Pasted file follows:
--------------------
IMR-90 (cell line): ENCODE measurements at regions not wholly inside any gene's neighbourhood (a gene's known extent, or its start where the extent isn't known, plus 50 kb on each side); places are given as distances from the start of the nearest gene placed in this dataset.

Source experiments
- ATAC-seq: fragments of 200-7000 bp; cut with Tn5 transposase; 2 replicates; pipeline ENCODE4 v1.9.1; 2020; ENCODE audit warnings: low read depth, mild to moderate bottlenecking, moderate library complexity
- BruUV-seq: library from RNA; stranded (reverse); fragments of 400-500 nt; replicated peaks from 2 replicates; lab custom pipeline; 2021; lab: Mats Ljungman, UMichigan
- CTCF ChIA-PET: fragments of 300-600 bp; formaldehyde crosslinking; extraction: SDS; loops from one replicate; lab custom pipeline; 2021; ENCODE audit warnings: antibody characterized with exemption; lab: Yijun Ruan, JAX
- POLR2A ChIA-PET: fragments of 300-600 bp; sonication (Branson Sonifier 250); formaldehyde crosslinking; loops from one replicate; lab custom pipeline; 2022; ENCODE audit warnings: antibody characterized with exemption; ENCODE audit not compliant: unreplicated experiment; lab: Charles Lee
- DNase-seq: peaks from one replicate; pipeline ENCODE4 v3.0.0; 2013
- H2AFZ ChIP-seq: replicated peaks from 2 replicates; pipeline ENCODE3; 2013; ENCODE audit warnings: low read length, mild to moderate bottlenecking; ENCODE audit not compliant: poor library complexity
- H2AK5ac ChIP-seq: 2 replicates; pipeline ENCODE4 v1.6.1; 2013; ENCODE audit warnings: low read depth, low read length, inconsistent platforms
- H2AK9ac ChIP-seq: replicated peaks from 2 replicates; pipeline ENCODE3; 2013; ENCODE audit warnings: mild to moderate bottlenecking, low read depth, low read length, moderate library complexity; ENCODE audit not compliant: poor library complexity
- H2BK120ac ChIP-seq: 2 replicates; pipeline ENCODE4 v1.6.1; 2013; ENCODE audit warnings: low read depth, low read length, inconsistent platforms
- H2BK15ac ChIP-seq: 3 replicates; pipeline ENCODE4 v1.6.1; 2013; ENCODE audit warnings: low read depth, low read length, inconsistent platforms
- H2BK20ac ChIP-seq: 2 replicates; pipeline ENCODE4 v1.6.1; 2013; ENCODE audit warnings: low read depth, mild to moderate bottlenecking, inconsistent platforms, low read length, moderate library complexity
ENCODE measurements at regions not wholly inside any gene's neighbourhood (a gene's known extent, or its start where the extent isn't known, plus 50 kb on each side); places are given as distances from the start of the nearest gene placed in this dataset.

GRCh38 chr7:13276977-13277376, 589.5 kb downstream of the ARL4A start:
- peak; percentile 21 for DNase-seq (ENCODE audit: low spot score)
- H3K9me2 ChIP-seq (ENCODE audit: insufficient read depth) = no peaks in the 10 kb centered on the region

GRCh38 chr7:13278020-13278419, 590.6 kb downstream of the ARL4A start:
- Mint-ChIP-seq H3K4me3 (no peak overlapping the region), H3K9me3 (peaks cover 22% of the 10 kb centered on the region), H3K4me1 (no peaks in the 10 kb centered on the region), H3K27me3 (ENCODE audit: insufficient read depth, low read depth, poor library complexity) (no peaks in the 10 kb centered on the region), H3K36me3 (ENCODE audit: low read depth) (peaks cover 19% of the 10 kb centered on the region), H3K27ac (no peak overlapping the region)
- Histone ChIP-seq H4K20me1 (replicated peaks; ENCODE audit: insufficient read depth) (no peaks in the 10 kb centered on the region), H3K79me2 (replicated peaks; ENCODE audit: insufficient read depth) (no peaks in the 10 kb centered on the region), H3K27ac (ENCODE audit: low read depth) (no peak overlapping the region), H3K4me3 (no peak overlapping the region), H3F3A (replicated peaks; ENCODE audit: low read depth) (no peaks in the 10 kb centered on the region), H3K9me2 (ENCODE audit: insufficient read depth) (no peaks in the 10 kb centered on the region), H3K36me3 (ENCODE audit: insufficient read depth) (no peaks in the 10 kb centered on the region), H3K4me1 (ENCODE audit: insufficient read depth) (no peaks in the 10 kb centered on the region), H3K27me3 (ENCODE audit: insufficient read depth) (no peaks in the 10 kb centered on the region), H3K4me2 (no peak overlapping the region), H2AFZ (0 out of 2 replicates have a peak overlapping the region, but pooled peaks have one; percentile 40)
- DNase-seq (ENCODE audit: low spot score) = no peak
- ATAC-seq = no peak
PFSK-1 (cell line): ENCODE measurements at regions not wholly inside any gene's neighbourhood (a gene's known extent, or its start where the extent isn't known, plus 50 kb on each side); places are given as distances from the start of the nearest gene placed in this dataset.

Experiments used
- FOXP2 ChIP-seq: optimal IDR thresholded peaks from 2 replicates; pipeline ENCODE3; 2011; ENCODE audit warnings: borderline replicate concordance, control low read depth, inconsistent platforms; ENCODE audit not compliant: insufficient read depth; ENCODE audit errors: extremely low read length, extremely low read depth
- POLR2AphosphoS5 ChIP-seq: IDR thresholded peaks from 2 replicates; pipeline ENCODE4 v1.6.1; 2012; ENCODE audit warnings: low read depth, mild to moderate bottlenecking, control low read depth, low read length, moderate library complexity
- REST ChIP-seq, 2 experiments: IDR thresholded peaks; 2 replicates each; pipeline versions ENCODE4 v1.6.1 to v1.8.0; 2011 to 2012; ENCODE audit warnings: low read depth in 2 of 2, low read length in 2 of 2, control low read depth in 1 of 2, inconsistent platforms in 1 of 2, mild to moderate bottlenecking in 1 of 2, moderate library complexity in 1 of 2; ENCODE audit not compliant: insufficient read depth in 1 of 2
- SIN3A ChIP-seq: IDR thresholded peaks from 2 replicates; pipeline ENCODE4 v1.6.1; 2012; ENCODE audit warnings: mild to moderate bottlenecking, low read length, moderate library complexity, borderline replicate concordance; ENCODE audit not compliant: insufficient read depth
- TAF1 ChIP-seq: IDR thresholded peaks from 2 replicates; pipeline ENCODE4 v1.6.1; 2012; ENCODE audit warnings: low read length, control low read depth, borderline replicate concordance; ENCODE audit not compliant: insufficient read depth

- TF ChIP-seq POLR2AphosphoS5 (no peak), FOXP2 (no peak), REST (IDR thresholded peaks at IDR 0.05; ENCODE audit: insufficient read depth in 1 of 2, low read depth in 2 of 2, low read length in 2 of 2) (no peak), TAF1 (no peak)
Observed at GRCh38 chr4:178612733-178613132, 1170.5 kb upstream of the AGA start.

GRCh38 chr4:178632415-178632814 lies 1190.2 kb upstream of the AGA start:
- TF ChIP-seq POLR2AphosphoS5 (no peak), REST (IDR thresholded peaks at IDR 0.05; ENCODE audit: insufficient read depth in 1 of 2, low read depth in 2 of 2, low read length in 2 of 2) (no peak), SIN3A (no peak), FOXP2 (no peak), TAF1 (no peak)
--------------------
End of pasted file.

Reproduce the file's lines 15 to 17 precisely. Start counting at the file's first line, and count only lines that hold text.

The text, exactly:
GRCh38 chr7:13276977-13277376, 589.5 kb downstream of the ARL4A start:
- peak; percentile 21 for DNase-seq (ENCODE audit: low spot score)
- H3K9me2 ChIP-seq (ENCODE audit: insufficient read depth) = no peaks in the 10 kb centered on the region